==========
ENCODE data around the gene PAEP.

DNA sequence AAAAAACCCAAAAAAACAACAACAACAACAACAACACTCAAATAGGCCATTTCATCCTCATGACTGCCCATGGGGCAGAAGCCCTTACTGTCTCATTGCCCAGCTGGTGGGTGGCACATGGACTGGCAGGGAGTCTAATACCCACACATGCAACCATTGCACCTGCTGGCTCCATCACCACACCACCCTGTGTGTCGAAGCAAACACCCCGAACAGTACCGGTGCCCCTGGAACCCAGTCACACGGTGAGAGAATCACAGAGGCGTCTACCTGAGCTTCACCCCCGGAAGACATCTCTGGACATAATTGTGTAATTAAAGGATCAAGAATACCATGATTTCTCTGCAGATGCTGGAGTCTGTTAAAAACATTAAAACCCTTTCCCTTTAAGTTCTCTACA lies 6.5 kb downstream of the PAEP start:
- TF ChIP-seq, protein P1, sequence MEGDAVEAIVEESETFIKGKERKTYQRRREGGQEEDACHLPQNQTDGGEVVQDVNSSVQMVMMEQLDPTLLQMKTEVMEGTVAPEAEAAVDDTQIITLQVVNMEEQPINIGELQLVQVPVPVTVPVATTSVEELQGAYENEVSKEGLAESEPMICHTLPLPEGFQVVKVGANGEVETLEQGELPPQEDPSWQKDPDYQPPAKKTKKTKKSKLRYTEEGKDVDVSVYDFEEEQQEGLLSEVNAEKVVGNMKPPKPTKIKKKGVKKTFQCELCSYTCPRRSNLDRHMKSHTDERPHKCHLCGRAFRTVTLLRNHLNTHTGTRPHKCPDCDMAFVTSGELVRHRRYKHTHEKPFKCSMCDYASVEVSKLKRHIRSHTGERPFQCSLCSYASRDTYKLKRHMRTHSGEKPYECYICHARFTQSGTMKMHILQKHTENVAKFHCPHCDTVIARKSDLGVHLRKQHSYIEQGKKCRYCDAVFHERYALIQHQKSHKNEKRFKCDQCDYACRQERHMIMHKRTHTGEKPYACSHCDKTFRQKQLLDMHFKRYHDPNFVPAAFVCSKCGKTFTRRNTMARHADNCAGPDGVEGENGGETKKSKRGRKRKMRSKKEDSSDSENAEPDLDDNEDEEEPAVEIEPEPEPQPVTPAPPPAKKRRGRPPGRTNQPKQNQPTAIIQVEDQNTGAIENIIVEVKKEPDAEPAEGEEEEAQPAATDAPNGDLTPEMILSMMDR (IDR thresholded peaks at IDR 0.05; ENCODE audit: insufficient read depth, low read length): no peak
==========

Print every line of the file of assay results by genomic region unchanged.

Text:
ENCODE data around the gene PAEP.

DNA sequence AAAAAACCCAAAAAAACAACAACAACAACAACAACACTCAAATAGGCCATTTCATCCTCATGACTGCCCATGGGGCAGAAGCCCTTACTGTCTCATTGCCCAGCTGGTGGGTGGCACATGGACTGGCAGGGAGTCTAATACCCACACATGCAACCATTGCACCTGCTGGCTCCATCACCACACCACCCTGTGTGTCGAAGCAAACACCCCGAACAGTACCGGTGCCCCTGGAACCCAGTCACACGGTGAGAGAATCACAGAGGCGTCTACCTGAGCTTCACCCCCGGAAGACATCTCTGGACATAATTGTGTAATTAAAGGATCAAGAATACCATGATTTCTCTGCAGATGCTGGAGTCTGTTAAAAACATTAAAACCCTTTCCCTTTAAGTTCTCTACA lies 6.5 kb downstream of the PAEP start:
- TF ChIP-seq, protein P1, sequence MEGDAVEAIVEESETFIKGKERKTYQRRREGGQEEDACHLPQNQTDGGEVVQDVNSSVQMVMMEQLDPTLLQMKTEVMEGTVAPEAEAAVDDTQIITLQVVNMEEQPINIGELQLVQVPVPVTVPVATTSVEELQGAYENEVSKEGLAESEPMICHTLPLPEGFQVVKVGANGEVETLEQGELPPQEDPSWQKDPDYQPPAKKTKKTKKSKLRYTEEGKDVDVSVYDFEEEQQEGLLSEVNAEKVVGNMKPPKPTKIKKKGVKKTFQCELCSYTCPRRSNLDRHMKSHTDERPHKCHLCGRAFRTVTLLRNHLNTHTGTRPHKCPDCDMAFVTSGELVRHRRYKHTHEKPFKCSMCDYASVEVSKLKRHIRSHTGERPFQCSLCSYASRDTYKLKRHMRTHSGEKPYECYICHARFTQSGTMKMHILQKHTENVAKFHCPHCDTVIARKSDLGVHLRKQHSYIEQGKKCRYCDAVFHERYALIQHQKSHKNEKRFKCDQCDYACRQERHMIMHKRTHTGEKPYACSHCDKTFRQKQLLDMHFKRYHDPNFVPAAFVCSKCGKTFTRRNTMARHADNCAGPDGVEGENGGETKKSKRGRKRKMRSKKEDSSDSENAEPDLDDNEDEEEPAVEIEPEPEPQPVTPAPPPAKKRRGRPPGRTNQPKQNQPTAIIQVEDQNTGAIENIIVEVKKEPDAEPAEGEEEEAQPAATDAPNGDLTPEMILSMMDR (IDR thresholded peaks at IDR 0.05; ENCODE audit: insufficient read depth, low read length): no peak